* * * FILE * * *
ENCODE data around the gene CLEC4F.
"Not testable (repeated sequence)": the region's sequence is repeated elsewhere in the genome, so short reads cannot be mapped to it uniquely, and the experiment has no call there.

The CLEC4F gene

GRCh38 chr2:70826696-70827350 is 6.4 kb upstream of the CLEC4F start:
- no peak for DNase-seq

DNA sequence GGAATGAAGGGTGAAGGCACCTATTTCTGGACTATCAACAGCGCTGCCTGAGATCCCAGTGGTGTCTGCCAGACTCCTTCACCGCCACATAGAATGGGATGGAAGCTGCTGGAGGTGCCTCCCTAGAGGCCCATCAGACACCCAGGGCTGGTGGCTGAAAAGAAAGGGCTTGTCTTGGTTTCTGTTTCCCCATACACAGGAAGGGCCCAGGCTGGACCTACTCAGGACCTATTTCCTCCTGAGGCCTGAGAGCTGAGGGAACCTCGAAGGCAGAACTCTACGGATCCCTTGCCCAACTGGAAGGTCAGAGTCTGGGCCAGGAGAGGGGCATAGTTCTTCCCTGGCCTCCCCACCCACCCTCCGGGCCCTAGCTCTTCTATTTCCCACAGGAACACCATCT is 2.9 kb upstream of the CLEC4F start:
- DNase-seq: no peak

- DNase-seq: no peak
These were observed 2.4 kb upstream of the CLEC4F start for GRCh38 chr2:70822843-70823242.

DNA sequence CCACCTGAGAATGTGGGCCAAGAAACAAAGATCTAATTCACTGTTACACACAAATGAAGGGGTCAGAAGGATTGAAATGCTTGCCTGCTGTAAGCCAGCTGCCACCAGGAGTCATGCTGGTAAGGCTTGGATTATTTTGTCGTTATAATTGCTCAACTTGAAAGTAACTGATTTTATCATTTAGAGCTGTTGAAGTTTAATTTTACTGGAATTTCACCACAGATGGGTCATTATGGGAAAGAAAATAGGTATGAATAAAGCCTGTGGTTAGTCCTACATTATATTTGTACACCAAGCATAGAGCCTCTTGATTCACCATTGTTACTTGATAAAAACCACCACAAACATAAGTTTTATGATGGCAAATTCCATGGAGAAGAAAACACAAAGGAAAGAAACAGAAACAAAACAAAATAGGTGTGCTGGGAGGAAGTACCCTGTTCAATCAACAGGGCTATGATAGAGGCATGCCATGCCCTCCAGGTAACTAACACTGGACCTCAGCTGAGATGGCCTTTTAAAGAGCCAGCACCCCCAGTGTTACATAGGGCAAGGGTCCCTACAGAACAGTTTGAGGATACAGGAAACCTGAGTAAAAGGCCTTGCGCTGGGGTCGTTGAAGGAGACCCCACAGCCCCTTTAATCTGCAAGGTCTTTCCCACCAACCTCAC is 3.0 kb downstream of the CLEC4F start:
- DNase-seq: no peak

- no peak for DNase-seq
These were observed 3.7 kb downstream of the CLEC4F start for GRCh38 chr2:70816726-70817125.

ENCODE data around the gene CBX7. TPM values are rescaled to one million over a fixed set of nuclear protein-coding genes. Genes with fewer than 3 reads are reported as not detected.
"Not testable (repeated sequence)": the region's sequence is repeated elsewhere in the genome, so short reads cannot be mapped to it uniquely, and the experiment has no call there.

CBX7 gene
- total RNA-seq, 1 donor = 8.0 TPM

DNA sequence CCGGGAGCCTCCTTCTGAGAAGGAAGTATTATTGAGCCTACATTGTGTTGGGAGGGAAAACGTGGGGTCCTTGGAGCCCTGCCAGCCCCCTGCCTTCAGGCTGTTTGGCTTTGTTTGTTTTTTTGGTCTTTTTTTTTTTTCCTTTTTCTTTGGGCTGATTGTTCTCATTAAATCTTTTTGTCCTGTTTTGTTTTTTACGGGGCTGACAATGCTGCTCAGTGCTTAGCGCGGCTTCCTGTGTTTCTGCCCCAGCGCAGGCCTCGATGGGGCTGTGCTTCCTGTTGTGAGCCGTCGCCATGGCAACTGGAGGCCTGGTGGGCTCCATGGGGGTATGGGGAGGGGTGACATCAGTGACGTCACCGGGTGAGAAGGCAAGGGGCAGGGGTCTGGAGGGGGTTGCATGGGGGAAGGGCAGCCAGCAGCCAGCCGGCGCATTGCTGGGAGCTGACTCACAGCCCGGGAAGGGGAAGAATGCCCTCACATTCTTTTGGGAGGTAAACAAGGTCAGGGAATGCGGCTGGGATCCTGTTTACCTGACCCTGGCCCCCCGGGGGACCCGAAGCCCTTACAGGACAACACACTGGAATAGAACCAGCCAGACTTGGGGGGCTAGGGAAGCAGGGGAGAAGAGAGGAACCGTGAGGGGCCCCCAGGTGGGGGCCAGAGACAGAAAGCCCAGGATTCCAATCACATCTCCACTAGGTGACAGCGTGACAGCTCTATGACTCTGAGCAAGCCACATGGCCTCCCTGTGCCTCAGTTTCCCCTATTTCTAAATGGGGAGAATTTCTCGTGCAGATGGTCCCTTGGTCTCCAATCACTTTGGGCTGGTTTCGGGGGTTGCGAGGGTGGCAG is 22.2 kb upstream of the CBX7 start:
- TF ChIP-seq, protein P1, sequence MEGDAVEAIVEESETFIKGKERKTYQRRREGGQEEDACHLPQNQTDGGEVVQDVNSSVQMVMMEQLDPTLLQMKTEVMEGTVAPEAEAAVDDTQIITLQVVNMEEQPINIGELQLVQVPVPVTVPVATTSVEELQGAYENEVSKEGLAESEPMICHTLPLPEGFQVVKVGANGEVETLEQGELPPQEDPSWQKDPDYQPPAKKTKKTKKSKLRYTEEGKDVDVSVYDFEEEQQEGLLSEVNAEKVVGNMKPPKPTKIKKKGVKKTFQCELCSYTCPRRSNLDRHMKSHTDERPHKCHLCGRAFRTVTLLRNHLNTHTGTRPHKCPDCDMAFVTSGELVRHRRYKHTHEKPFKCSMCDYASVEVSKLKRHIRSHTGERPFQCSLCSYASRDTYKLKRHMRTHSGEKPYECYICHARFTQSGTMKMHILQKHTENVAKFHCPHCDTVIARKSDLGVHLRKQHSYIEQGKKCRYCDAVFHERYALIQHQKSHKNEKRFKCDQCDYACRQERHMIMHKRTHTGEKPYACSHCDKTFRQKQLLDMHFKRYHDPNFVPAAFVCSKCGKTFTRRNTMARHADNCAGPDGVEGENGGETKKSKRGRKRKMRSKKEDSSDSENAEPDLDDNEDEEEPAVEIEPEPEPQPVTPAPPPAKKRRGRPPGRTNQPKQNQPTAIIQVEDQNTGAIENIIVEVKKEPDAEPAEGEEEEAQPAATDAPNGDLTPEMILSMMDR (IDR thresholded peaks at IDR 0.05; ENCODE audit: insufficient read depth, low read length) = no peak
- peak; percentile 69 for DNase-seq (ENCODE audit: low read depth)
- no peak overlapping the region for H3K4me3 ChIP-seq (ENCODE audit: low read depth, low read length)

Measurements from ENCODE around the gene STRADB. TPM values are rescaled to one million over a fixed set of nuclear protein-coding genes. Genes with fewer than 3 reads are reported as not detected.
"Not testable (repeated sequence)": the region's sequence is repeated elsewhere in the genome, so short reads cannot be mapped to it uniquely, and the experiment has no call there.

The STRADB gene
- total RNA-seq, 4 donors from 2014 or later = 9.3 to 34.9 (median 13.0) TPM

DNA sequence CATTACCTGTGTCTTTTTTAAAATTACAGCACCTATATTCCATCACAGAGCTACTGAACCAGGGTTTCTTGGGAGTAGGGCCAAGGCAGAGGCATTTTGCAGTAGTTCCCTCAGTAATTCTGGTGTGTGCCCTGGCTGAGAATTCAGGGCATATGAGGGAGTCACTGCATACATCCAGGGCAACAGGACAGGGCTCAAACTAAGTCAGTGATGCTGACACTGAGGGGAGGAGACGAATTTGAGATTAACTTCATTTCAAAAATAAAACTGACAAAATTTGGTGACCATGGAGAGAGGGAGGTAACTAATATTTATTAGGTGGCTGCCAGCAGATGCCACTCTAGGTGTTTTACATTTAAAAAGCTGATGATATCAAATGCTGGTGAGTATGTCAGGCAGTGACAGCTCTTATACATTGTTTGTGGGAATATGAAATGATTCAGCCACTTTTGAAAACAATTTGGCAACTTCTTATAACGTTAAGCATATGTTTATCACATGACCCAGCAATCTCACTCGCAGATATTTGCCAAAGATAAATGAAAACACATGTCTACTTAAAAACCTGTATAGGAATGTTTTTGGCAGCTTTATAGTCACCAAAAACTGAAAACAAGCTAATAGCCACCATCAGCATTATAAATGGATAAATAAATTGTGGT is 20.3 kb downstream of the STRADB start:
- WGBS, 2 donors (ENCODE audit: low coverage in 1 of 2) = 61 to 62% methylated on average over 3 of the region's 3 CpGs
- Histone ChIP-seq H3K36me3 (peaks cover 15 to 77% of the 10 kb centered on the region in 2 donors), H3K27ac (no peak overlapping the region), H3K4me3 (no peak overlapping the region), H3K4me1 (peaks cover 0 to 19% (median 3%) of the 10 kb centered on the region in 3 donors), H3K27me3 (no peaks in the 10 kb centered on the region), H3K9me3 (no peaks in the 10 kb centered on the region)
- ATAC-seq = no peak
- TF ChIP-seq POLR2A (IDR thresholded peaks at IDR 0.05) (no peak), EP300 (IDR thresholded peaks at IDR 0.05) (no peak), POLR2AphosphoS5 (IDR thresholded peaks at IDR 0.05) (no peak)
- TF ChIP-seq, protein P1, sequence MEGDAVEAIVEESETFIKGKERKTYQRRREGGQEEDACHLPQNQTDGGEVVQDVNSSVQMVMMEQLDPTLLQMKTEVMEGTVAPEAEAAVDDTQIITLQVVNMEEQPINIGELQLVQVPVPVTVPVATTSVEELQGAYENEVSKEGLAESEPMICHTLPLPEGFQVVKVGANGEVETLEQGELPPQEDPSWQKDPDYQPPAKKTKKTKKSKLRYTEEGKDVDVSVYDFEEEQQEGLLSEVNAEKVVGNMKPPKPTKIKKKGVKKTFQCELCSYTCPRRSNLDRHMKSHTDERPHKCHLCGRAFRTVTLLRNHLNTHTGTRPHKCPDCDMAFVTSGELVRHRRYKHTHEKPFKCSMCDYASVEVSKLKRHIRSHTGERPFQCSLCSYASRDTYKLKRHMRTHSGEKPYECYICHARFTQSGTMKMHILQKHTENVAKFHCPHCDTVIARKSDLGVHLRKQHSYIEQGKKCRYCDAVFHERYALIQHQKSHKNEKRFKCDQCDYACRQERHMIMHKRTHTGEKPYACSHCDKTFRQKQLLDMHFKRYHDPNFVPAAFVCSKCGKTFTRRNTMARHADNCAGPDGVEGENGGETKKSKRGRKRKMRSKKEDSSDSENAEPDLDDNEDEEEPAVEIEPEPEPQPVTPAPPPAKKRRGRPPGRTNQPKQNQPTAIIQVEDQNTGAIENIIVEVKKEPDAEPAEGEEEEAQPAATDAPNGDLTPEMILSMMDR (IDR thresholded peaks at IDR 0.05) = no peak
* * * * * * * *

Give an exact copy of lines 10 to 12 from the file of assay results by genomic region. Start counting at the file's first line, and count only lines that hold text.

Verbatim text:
DNA sequence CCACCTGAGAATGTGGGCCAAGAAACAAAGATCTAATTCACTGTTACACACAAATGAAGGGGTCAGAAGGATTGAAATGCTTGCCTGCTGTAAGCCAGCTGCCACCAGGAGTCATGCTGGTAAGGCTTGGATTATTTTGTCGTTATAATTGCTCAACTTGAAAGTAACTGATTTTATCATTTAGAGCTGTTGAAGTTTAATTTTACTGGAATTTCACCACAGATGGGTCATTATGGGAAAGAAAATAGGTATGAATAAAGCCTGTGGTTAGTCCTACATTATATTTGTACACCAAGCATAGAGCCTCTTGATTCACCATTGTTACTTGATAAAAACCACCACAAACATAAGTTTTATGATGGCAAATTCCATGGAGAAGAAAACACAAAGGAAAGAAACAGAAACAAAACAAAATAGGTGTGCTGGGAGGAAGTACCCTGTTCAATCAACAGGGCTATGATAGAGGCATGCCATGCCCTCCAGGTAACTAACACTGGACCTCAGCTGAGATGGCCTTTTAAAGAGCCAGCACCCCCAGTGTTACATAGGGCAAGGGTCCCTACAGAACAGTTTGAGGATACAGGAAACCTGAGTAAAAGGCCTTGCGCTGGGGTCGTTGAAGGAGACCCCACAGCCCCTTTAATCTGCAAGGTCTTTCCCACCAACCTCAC is 3.0 kb downstream of the CLEC4F start:
- DNase-seq: no peak

- no peak for DNase-seq